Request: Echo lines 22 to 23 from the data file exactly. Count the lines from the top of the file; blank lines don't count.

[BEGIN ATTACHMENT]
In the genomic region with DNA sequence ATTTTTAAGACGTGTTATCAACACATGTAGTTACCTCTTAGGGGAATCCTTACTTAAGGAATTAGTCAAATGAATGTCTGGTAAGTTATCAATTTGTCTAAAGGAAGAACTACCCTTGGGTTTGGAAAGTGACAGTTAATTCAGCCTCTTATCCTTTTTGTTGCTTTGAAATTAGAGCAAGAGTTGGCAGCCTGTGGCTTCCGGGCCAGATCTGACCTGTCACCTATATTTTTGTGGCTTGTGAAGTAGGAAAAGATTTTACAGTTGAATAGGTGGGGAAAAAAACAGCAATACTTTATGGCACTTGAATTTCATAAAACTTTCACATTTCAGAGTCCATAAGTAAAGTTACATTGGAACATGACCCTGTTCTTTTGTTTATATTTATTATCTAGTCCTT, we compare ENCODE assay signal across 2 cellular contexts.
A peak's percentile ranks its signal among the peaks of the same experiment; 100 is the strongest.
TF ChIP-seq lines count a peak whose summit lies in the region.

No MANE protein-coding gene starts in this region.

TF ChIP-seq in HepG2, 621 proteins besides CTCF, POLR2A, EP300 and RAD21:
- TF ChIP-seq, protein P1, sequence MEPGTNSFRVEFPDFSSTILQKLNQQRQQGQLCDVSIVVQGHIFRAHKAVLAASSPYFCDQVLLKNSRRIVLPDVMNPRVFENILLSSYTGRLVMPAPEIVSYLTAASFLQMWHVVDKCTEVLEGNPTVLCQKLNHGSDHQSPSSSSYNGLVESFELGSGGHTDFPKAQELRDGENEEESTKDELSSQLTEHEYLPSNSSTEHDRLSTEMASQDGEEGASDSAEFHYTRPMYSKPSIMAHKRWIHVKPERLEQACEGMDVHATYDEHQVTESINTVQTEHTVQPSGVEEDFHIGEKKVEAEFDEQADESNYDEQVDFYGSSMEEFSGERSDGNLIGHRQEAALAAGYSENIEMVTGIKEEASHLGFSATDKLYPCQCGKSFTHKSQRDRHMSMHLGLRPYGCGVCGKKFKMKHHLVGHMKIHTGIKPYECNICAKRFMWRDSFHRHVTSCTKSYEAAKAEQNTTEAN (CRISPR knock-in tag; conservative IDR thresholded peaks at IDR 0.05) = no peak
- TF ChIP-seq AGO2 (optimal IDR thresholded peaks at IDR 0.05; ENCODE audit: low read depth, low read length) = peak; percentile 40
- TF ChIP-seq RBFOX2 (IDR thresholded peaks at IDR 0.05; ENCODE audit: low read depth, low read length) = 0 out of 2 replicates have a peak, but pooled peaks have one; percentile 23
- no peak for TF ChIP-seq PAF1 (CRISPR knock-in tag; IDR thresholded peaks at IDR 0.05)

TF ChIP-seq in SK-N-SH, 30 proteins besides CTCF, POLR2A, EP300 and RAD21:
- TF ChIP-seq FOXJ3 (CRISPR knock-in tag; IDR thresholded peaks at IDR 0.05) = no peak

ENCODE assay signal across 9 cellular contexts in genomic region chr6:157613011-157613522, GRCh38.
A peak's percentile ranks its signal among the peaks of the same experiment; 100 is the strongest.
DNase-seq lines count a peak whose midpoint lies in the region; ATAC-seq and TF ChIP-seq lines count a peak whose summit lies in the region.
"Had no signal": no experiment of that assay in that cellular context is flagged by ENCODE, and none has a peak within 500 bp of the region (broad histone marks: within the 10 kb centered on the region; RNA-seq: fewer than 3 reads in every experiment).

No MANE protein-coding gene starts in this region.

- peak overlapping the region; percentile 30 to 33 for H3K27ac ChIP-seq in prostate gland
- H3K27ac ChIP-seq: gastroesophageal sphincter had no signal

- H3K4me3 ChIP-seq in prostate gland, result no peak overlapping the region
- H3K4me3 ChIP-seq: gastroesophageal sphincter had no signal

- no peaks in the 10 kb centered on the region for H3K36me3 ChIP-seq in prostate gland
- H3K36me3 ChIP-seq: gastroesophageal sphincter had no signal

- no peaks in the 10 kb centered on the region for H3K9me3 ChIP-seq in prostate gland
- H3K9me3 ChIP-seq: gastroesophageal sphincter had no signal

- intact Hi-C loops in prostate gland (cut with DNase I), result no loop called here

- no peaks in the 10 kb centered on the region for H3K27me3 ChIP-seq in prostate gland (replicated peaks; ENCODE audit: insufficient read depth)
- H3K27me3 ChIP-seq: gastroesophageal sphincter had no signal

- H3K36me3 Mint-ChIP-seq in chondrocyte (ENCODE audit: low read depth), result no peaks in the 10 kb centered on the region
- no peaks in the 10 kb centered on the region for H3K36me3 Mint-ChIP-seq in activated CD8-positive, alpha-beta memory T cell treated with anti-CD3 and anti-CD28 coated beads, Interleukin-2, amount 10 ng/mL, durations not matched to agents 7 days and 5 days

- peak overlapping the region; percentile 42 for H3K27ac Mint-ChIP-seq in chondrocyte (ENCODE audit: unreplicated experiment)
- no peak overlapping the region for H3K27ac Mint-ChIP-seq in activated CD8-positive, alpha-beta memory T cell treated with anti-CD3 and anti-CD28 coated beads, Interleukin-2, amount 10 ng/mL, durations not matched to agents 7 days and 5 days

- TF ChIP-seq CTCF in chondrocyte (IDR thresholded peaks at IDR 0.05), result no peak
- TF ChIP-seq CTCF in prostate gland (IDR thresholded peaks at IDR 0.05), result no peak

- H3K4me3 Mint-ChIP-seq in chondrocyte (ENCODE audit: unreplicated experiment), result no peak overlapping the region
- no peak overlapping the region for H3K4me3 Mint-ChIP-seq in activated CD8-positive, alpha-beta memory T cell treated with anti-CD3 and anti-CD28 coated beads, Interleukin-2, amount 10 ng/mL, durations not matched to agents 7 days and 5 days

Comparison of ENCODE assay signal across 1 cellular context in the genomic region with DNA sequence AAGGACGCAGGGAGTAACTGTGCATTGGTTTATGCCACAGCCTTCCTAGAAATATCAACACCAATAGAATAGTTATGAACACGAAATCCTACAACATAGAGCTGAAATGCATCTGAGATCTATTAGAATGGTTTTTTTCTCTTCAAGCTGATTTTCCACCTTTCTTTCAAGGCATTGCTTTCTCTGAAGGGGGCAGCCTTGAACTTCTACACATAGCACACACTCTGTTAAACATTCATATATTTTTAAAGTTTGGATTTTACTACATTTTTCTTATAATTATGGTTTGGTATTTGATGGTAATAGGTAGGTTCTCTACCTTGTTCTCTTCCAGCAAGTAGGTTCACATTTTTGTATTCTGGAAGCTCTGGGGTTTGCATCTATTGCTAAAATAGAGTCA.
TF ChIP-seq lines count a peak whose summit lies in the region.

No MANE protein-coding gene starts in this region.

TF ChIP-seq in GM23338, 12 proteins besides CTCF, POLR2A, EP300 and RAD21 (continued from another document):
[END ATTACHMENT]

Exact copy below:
- H3K36me3 ChIP-seq: gastroesophageal sphincter had no signal

- no peaks in the 10 kb centered on the region for H3K9me3 ChIP-seq in prostate gland